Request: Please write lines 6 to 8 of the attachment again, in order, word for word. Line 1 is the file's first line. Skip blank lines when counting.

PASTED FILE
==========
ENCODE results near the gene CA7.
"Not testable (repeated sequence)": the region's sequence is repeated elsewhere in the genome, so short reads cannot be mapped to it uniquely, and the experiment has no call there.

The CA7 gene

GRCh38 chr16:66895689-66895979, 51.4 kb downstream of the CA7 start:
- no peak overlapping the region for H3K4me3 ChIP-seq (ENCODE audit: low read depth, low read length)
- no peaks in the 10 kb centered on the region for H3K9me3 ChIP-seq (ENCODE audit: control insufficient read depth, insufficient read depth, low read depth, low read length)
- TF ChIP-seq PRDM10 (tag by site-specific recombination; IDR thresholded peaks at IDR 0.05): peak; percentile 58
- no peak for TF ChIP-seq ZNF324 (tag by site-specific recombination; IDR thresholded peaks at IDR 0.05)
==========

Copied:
- no peaks in the 10 kb centered on the region for H3K9me3 ChIP-seq (ENCODE audit: control insufficient read depth, insufficient read depth, low read depth, low read length)
- TF ChIP-seq PRDM10 (tag by site-specific recombination; IDR thresholded peaks at IDR 0.05): peak; percentile 58
- no peak for TF ChIP-seq ZNF324 (tag by site-specific recombination; IDR thresholded peaks at IDR 0.05)